Two More Places to Give to Help Haiti

I don't usually write about my husband's job on my blog -- partly to respect his privacy and partly because it's more fun to leave his position as mysterious as Chandler Bing's.

But in light of the unspeakable tragedy in Haiti, I'm going to pull back the curtain a little today.

Corey works with nonprofits (NGOs if you're outside of the U.S.). He helps them with their fundraising and works with them to streamline and strategize how they raise funds more efficiently and effectively. He is an executive at his company, which means he gets to do all sorts of other fun things, like work on spreadsheets and compile reports for the board and get pulled into emergency budget meetings. But the reason he does what he does each day, the passion that gets him out of bed in the morning, is working with dozens of amazing nonprofits who are making a difference in the lives of people all over the world.

Because of his job -- and because I used to work with him -- we have a unique viewpoint. We are intimately acquainted with the behind-the-scenes working of almost all the larger Christian nonprofits in the country. We are also privileged to call many people inside these nonprofits our friends.

With that in mind, I wanted to get the word out about two fabulous Christian ministries in Haiti who aren't getting as much attention as Compassion -- but they deserve it just as much. Both are world relief and development organizations (much like World Vision), which mean they are specifically designed to work with poor communities and disaster situations.

The first is Food for the Poor. If you're immersed in the evangelical subculture, like me, I'd wager you've never heard of them, because they are a Catholic organization. But their love for Jesus is very real. When Corey first started working with them, I was stunned to learn they are the largest relief organization in the U.S. They serve almost exclusively in Latin America and the Caribbean, which naturally means they have a huge presence in Haiti.

Corey actually traveled to Port-au-Prince with Food for the Poor in November to see their work. (I'm trying to get Corey to do a guest post for me on his trip. Short story: My husband, who grew up as a street rat orphan in a third world country and who visited Sumatra just a few months after the 2004 tsunami, said Haiti was the worst poverty he's ever seen in his life.)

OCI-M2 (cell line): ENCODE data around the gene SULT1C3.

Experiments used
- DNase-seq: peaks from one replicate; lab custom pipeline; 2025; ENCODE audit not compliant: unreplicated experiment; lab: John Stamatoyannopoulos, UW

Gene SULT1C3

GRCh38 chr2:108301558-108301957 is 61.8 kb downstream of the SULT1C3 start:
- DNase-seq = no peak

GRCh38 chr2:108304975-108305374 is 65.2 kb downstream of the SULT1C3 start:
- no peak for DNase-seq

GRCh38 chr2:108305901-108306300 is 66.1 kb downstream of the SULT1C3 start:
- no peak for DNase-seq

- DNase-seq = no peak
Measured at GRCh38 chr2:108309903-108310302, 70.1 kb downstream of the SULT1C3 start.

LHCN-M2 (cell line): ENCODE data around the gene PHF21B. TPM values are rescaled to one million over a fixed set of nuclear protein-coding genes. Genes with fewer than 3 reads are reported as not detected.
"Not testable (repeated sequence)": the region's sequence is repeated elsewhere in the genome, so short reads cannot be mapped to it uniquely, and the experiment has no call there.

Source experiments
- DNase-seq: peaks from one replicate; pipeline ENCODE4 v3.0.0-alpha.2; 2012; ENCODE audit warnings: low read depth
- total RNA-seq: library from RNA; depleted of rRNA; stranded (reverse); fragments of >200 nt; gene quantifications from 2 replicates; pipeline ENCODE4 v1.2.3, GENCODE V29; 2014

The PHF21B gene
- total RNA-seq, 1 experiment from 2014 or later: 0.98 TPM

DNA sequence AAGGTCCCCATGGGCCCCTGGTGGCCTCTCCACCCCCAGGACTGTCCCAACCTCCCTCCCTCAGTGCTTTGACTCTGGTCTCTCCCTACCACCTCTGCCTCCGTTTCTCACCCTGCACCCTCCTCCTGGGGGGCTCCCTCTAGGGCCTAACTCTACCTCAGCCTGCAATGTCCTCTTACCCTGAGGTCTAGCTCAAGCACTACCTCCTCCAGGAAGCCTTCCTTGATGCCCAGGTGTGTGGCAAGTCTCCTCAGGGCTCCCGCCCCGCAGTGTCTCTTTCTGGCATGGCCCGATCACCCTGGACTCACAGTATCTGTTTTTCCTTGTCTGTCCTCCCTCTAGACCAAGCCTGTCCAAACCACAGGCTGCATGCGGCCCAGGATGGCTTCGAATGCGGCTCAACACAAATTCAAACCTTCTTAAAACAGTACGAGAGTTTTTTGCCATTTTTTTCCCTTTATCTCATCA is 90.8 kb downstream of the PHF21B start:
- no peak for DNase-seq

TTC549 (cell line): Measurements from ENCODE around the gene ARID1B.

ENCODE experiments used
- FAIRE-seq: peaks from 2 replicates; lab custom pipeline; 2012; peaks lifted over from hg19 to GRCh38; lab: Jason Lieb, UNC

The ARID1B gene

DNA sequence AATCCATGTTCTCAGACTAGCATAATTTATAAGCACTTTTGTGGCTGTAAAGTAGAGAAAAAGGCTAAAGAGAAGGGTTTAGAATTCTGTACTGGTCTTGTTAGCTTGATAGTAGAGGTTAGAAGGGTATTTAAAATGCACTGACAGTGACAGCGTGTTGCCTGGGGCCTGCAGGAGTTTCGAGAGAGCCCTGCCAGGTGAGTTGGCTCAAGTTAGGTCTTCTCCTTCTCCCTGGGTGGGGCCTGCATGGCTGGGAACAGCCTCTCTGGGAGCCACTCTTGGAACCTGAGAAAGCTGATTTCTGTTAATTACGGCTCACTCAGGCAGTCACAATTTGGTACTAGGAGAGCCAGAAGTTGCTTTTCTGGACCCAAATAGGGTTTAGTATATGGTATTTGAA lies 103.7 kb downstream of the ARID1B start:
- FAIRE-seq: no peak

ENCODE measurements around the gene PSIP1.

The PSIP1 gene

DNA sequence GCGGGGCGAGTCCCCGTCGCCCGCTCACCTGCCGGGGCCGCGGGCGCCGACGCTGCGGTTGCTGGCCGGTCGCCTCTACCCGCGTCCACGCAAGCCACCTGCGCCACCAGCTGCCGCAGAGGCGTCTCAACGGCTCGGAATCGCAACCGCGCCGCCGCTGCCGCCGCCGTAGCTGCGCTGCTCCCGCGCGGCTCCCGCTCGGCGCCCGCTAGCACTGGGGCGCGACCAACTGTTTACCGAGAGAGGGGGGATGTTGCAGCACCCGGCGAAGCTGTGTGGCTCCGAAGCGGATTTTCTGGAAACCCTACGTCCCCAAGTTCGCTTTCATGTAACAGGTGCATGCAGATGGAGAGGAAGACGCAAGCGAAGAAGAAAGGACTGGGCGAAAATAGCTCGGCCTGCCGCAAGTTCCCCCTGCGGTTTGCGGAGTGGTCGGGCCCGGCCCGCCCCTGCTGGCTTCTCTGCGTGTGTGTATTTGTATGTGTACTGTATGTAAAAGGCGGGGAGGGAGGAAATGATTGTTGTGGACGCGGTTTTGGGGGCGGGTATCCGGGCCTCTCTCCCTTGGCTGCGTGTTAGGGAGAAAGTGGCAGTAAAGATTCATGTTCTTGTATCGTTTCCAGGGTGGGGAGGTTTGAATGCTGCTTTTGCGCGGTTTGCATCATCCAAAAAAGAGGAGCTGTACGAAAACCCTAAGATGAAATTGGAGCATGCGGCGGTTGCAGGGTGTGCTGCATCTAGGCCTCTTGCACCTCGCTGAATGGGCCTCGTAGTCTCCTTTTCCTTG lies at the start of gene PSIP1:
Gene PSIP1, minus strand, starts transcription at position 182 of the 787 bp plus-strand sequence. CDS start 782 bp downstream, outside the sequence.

As you might imagine, both the disaster in Haiti and Food for the Poor's response are heavy on Corey's heart this week. He's also been insanely busy working for these organizations to raise money for the relief efforts. Some of the employees of his company have been so moved by the tragedy, they are volunteering their time this week to raising funds. They don't have much money to donate, but they figure they can at least donate their time. I love seeing the creative ways people get involved.

The second organization I want to highlight is Food for the Hungry. (Corey went to Indonesia post-tsunami with this ministry, by the way.) Desiring God is one of Food for the Hungry's partners (in addition to Christian artists like Sara Groves), and yesterday, they posted a plea for people to support Food for the Hungry's relief work in Haiti.

Food (as they are known colloquially ) is a tremendous organization, and the more I get to know them, the more I fall in love with them. Like many NGOs, they've been serving the poor in Haiti for years before the earthquake. I followed the progress of their Emergency Response Unit the last few days on Twitter (FH_ERU) as they tried to get a plane into Haiti to both search for their own staff and establish emergency aid. It looks like their director was finally able to land in Port-au-Prince this morning. Time is critical for donations for them as they seek to help those wounded or without food, water and shelter.

Like Compassion and World Vision, both Food for the Poor and Food for the Hungry have earned Charity Navigator's highest ranking (four stars) for ethical and efficient fund management. Read: You can trust them to be wise stewards of your money. If you are still looking for a place to give, I'm honored to recommend these two organizations.

And if you're already given -- no matter where? Thank you. And continue to pray.


  1. I can tell how near and dear this is to you as you are passionate in your writing. I will check both of these out. Thank you for sharing....and what a rewarding job your husband has!!

  2. Thanks for the links, Kelly! We are taking up a Haiti offering Sunday but I'm glad to know of other orginizations to donate to. I sent you a tweet to a link of a missionary optometrist who is serving in Haiti. He and his wife are from my home town. His parents actually serve at a church about 10 minutes from my house. He has a post up of the first 24 hours after the earthquake and some photos.

    dokteryan (dot) blogspot (dot) com

  3. Hi Kelly,
    I'd been trying to decide the best place to send my donation, and today I decided on Food for the Poor. I love that they already have such a presence in the area and have containers of food ready to distribute.

    Thank you for pointing me to a great charity that will use my donation to the fullest.

  4. Kelly,

    I hadn't seen this post until now. Again, how small is our world? If I understand correctly, Paul's in-law's are either founders or some other type of heads of FFP. He and I went to high school together and he is an all around fabulous guy. I'm so thrilled to learn that Corey is involved with them!